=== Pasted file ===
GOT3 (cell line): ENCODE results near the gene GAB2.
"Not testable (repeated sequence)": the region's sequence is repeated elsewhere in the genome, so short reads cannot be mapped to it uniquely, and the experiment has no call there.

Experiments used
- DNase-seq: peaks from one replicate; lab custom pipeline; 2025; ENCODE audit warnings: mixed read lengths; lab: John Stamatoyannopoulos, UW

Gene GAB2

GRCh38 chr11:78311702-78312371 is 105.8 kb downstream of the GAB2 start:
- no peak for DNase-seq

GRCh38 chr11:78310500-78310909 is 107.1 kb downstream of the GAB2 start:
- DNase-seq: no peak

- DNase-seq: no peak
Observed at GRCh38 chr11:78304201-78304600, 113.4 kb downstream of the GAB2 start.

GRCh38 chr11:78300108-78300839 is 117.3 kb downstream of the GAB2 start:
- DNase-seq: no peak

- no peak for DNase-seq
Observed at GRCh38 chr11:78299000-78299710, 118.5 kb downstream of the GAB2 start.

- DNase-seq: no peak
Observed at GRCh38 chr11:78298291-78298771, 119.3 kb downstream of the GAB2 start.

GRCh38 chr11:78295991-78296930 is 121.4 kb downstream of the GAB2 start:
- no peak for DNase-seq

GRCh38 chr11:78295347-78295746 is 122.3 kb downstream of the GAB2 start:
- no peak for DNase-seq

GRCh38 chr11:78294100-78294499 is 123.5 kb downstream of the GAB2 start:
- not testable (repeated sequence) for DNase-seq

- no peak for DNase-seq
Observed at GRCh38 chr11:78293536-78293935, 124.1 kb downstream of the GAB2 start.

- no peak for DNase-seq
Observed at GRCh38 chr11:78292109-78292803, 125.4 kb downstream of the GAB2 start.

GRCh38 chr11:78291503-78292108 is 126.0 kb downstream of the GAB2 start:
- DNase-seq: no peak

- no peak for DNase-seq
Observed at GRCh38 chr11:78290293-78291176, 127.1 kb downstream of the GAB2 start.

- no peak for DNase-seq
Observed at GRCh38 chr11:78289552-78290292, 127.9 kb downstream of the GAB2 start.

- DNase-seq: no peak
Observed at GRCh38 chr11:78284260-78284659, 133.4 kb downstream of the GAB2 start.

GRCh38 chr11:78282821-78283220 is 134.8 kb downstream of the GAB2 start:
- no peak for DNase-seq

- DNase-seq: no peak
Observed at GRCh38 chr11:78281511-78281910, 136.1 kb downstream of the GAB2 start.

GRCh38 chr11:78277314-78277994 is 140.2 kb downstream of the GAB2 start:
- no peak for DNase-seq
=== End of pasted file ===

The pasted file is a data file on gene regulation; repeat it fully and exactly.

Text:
GOT3 (cell line): ENCODE results near the gene GAB2.
"Not testable (repeated sequence)": the region's sequence is repeated elsewhere in the genome, so short reads cannot be mapped to it uniquely, and the experiment has no call there.

Experiments used
- DNase-seq: peaks from one replicate; lab custom pipeline; 2025; ENCODE audit warnings: mixed read lengths; lab: John Stamatoyannopoulos, UW

Gene GAB2

GRCh38 chr11:78311702-78312371 is 105.8 kb downstream of the GAB2 start:
- no peak for DNase-seq

GRCh38 chr11:78310500-78310909 is 107.1 kb downstream of the GAB2 start:
- DNase-seq: no peak

- DNase-seq: no peak
Observed at GRCh38 chr11:78304201-78304600, 113.4 kb downstream of the GAB2 start.

GRCh38 chr11:78300108-78300839 is 117.3 kb downstream of the GAB2 start:
- DNase-seq: no peak

- no peak for DNase-seq
Observed at GRCh38 chr11:78299000-78299710, 118.5 kb downstream of the GAB2 start.

- DNase-seq: no peak
Observed at GRCh38 chr11:78298291-78298771, 119.3 kb downstream of the GAB2 start.

GRCh38 chr11:78295991-78296930 is 121.4 kb downstream of the GAB2 start:
- no peak for DNase-seq

GRCh38 chr11:78295347-78295746 is 122.3 kb downstream of the GAB2 start:
- no peak for DNase-seq

GRCh38 chr11:78294100-78294499 is 123.5 kb downstream of the GAB2 start:
- not testable (repeated sequence) for DNase-seq

- no peak for DNase-seq
Observed at GRCh38 chr11:78293536-78293935, 124.1 kb downstream of the GAB2 start.

- no peak for DNase-seq
Observed at GRCh38 chr11:78292109-78292803, 125.4 kb downstream of the GAB2 start.

GRCh38 chr11:78291503-78292108 is 126.0 kb downstream of the GAB2 start:
- DNase-seq: no peak

- no peak for DNase-seq
Observed at GRCh38 chr11:78290293-78291176, 127.1 kb downstream of the GAB2 start.

- no peak for DNase-seq
Observed at GRCh38 chr11:78289552-78290292, 127.9 kb downstream of the GAB2 start.

- DNase-seq: no peak
Observed at GRCh38 chr11:78284260-78284659, 133.4 kb downstream of the GAB2 start.

GRCh38 chr11:78282821-78283220 is 134.8 kb downstream of the GAB2 start:
- no peak for DNase-seq

- DNase-seq: no peak
Observed at GRCh38 chr11:78281511-78281910, 136.1 kb downstream of the GAB2 start.

GRCh38 chr11:78277314-78277994 is 140.2 kb downstream of the GAB2 start:
- no peak for DNase-seq